Steve Skippen of Shoeshine UK

I hate cleaning shoes. Some men I know derive therapeutic benefit from it, though I scarcely know why.

That said, I do like my shoes to be well kept and last. So I’ve read the innumerable articles littered around the internet on the art of shoe shining, methods of achieving a high shine and reviews of various potions.

Having read so many of these forensic expositions even now I’m buggered if I could tell you which the right way is. In fact every shoemaker and purveyor of footwear I’ve encountered or interviewed seems to have a differing method.

So while I may not be able to advise on the right way to clean your shoes I can enlighten as to the most pleasurable and for my money the most satisfying in its results.

The artist in question is a man named Steve Skippen of Shoe Shine UK. You’ll find him working out of the Hilton on Park Lane, London – which is as good a place as any to spend a comfortable hour.

Steve’s art of shoe shining is in his fingers, literally caressing the leather back to life with the tips of his fingers.  This is not a practice you’d want to try at home.

A full shoe shine takes between an hour and 45 minutes. He starts by brushing your shoes to get rid of dirt and dust. This is followed by a cleaning and moisturising preparation. A recipe comprising several ingredients and mixed by Steve himself – which he understandably wouldn’t share. This application is applied by cloth. This is the last such conventional piece of kit used.

Now comes the interesting bit. Using his thumb and fingers he rubs the tips on the surface of the coloured wax polish – from a French firm he regards as the best, but again wouldn’t share. Steve then rubs the polish into the leather with the tips of his fingers and thumbs. It takes literally hundreds of darting flicks of the fingers across the leather, back and forth onto the leather and then back into the polish.

While this is happening you sit shoes on and in a conventional shoe shiners leather chair. The sensation itself of having someone run their fingers over your shoes while unusual is extremely becalming, far more so than a normal shoe shine.

Using this method he applies several coats of polish, including lacquers around the outside ridges of the soles.

To explain this method seems quite odd, if not mad – or at least a foolish gimmick – but far from it. Using this method he applies multiple light layers of polish which are slowly built up. The heat, moisture and oils within the skin of his fingers helps the wax penetrate the leather better, with thin layers building up one on top of the other much more efficiently.

The experience is rounded off by a vigorous buffing with Steve applying some serious elbow grease via folded pairs of ladies stockings – which Steve swears provide a higher shine than any cloth or brush.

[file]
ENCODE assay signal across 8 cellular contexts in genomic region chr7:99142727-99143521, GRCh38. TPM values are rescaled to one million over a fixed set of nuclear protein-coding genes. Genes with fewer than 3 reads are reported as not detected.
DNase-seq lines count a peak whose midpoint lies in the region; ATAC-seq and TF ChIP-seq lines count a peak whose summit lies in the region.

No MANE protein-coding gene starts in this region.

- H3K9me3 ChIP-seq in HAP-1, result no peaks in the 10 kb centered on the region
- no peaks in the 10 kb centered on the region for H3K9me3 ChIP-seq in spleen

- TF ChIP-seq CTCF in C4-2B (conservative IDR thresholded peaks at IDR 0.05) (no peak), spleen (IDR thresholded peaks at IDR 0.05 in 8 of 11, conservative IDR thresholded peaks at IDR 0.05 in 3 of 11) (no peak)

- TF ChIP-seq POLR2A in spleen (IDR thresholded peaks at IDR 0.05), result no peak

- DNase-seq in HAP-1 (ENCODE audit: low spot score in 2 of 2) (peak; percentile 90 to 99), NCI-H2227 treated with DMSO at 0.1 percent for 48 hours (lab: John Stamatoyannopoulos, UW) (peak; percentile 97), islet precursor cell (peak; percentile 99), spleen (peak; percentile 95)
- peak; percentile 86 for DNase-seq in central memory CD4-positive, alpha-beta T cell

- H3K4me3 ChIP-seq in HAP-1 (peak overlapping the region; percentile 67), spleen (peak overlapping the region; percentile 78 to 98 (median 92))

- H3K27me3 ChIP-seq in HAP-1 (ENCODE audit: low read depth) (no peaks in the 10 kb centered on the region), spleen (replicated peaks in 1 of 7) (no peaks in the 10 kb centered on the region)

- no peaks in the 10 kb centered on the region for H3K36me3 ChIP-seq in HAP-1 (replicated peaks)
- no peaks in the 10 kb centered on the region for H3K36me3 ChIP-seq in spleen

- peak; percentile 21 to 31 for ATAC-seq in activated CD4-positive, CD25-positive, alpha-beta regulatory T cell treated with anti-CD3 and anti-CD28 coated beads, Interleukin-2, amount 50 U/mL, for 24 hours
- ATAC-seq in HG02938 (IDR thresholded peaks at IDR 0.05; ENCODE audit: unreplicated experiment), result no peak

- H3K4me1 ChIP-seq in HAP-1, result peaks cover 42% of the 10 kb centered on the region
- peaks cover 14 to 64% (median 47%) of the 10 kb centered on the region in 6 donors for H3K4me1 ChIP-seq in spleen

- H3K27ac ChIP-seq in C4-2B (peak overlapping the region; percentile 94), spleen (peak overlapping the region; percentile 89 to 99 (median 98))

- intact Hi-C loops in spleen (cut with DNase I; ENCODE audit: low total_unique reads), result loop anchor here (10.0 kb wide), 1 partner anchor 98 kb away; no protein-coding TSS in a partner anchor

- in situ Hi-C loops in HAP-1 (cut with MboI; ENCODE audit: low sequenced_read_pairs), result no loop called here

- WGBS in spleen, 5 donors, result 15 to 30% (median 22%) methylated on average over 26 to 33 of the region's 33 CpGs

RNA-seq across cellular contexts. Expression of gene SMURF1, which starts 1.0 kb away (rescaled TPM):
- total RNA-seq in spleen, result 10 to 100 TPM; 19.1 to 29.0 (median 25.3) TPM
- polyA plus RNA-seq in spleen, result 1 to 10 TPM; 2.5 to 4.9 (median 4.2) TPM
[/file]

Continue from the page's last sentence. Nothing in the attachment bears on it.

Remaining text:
Finally, Steve lacquers the welts and edges of the soles and you’re done. The finest and certainly the most unusual shoe shine I’ve yet found.

Should you find yourself in London I whole heartily recommend a visit. Your money and your time cannot be better spent.

Getting Mo Style

Alright. The ‘Mo’ jokes are getting a little grandaddy, but you can’t say they’re not appropriate. For most people, there’s something not quite right about moustaches. They have a touch of the winking, punning uncle about them. Girls don’t like them, they have more than a hint of a much faded past and it has been rather a long time since they were fashionable. However, there is something fascinating about them and Movember is a perfect illustration of how appealing it has become for men to experiment with that peculiar strip of facial hair between their upper lip and nose.

However, growing a moustache is about a great deal more than simply growing it. If you’re going for Movember, you should consider styling and shaping your tache to produce a memorable aesthetic that, but for the excuse of this outrageously popular charitable adventure, you might never have seen on your own face. And who knows, you might actually like the look so much you decide to keep it.

The film star

Here’s your chance to look like one of those black and white photographs of Hollywood stars from the late 1920s and 1930s. Think early-Gable, William Powell and Doug Fairbanks. For these titans of the vintage silver screen, the moustache was not a great bush or an extravagant handlebar but a subtle sliver, carefully trimmed. Its effect was that of two small paintbrushes, with the tips well sharpened, either side of the filtrum. Ideal for those who favour the inter-war look with short and slick haircuts.

The junior Kitchener

Lord Kitchener’s monster tache is practically impossible to achieve in a month of growth. However, its intriguing shape has made it one of the iconic images of Edwardian tache extravagance. To achieve the junior, which is about half the length of the full Kitchener, considerable growth is needed but particular attention should be paid to shaping the ends into the sharp tips by twisting them with wax. This is an excellent look for those who favour neo-Victorian grandeur in their dress.